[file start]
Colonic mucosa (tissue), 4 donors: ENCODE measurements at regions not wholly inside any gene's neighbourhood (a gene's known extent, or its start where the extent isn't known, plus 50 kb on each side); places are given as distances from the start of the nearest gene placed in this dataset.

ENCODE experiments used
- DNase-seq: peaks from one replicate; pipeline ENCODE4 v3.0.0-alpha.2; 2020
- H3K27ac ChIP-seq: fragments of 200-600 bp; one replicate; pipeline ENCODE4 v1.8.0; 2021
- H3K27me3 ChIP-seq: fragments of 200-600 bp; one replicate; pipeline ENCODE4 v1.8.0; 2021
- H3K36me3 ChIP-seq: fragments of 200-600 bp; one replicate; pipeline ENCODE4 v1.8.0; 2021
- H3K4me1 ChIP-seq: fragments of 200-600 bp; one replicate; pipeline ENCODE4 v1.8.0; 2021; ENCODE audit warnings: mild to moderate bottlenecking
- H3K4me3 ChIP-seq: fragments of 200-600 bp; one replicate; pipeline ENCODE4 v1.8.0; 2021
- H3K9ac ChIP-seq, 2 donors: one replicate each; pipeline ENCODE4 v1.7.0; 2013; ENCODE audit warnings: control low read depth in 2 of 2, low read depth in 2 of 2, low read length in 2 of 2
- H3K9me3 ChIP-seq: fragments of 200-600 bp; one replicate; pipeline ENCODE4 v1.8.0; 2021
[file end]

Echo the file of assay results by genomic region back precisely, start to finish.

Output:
Colonic mucosa (tissue), 4 donors: ENCODE measurements at regions not wholly inside any gene's neighbourhood (a gene's known extent, or its start where the extent isn't known, plus 50 kb on each side); places are given as distances from the start of the nearest gene placed in this dataset.

ENCODE experiments used
- DNase-seq: peaks from one replicate; pipeline ENCODE4 v3.0.0-alpha.2; 2020
- H3K27ac ChIP-seq: fragments of 200-600 bp; one replicate; pipeline ENCODE4 v1.8.0; 2021
- H3K27me3 ChIP-seq: fragments of 200-600 bp; one replicate; pipeline ENCODE4 v1.8.0; 2021
- H3K36me3 ChIP-seq: fragments of 200-600 bp; one replicate; pipeline ENCODE4 v1.8.0; 2021
- H3K4me1 ChIP-seq: fragments of 200-600 bp; one replicate; pipeline ENCODE4 v1.8.0; 2021; ENCODE audit warnings: mild to moderate bottlenecking
- H3K4me3 ChIP-seq: fragments of 200-600 bp; one replicate; pipeline ENCODE4 v1.8.0; 2021
- H3K9ac ChIP-seq, 2 donors: one replicate each; pipeline ENCODE4 v1.7.0; 2013; ENCODE audit warnings: control low read depth in 2 of 2, low read depth in 2 of 2, low read length in 2 of 2
- H3K9me3 ChIP-seq: fragments of 200-600 bp; one replicate; pipeline ENCODE4 v1.8.0; 2021